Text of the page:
Imagine doing your work and being far, far from your home and family so that you could provide the financial resources to help children who aren’t you own.    How many people do you know that give up their lives to support the lives of others?  Probably not many.   Herbert has a dream to help children have a future and not live in poverty.

He would like to see the school rooms and buildings filled with children learning how to learn.  He would like to see parents see a new hope for the future and not like the future they have now.   He would like to see hundreds of children having access to an early childhood education.   Right now, only the rich can afford to send their children to school.  Herbert wants to see all children have the ability to learn and grow.

Herbert would like to have a well drilled so the children could get access to clean running water.   Right now they have to pay for the water and wait in long lines.   I imagine that when you need water it is easy to get and very inexpensive.    A water project can cost as much as $3000, a project that is rarely affordable in the rural areas of Uganda.

water

We can be grateful that we don’t have haul our own water in containers to our homes as schools.  We can be grateful that we have running water that is available and cheap.   We can be grateful that we have the ability to get young children educated.  We can be grateful that we have schools that are free.   We can be grateful that we don’t have to live and work far away from our homes to support the causes we believe in.

Herbert would be grateful if he could get some regular contributions to help children in Uganda get an education, provide running water for the school and to be able to supply the children with the books and resources that they need.

You can make a donation here:

You can let others know that a small donation can make a huge difference and know that Herbert and his wife would be truly grateful.

find self-compassion

“Feeling compassion for ourselves in no way releases us from responsibility for our actions. Rather, it releases us from the self-hatred that prevents us from responding to our life with clarity and balance.”  Tara Brach

You spill the cup of coffee you just brewed and it splashes over your clothing leaving a nice brown stain.    What are you saying to yourself?

What do you say to yourself when you don’t meet your expectations, when you are late, when you say something you shouldn’t, when you forget an important meeting, when you oversleep or when you get a speeding ticket? What are you telling yourself?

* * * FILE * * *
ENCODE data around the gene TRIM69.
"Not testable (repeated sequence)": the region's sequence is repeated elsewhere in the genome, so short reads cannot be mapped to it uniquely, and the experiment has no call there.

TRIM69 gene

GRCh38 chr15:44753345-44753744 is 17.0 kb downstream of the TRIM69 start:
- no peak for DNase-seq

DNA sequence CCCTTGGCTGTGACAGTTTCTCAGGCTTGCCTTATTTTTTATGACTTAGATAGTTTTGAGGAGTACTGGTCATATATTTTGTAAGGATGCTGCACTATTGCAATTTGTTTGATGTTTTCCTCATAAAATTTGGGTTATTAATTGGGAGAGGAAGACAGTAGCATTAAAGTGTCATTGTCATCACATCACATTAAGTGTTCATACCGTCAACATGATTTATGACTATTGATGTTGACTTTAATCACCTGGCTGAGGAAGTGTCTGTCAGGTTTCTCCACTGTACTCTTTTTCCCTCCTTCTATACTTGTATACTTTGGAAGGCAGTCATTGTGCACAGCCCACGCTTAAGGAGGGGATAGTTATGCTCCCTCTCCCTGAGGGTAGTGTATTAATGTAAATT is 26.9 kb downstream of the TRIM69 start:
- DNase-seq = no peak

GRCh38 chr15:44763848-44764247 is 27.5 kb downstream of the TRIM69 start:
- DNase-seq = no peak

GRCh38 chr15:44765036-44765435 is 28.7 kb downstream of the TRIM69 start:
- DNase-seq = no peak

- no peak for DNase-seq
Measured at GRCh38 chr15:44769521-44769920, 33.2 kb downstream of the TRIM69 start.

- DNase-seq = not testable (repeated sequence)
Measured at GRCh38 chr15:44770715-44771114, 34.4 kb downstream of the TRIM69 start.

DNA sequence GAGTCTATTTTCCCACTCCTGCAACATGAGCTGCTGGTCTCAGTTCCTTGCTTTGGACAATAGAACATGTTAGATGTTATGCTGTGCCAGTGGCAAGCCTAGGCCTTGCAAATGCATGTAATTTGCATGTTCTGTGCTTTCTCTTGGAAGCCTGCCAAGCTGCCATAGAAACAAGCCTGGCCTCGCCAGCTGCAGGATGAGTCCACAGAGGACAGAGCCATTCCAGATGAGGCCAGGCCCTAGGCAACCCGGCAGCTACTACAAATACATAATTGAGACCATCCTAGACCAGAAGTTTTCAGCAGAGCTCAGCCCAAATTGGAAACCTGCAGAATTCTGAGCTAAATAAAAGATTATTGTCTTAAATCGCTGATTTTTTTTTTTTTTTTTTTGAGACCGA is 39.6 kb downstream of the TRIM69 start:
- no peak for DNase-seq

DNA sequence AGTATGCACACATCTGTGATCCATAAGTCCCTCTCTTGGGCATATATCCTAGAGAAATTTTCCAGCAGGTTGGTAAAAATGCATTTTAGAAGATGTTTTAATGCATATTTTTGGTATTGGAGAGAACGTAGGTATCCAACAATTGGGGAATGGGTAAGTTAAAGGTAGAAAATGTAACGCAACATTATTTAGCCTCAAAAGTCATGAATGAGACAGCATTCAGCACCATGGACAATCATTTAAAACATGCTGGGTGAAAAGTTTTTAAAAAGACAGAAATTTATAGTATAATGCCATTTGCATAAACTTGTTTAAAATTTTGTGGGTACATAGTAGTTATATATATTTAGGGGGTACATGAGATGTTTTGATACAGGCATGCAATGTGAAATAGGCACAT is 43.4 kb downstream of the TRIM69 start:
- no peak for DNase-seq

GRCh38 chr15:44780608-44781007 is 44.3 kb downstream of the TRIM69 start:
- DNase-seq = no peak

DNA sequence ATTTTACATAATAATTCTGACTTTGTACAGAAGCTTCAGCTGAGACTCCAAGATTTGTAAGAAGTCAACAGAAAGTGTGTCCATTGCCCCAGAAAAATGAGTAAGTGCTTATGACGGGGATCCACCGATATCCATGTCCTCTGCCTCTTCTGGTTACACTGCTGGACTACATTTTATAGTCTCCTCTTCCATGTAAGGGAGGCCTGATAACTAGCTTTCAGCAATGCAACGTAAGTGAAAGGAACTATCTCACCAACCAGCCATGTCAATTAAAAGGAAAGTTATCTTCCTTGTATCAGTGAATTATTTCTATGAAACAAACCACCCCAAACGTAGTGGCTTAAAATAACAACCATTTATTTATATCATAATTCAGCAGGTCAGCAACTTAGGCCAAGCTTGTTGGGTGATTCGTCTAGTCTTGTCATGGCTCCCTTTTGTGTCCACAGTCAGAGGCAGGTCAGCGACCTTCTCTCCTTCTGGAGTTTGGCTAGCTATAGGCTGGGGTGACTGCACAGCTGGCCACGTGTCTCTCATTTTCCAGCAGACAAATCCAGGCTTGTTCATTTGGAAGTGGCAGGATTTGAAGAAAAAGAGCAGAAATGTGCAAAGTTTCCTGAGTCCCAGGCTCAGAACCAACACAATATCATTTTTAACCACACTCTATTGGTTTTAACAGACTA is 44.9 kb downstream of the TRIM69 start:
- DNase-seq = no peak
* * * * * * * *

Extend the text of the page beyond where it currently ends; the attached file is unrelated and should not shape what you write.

Many people find that their message to themselves upon any unmet expectation is filled with insults and derision that would never be heard by someone else.   People become their own worst enemy and call themselves names that only reduce their ability to succeed.   Some people believe telling themselves that they are “not good enough” as a way to motivate themselves to better results and often it only yields more of that same message … “you’re not good enough”.   Before long that becomes their internal truth and all they do by yelling at themselves is provide confirmation that they aren’t living up to the world’s standards or their own.    If they are “not good enough” then that means people around them aren’t good enough either and it sours those relationships as well.

What do you tell yourself when you don’t meet your own expectations?

What if you could tell yourself a different message?    You can.   New research is being done in the area of self-compassion.    It might be worth reading about or learning more about.   Practicing self-compassion just means that things can go wrong and that it is OK.

You can change what you tell yourself when things don’t go exactly as planned.   Instead of beating yourself up, try this just say it to yourself:

“This is a moment of suffering.
Suffering is part of my life.
May I be kind to myself in this moment.
May I give myself the compassion I need.”  (From Self-Compassion by Kristin Neff)

Just repeat those lines and practice it for a week.   See if you can notice a difference.   Go ahead every time you are ready to condemn yourself say those lines above instead.

To hear more about self-compassion listen to this video:

 

What I think I become …

“A man is but the product of his thoughts, what he thinks, he becomes.” -Mahatma Gandhi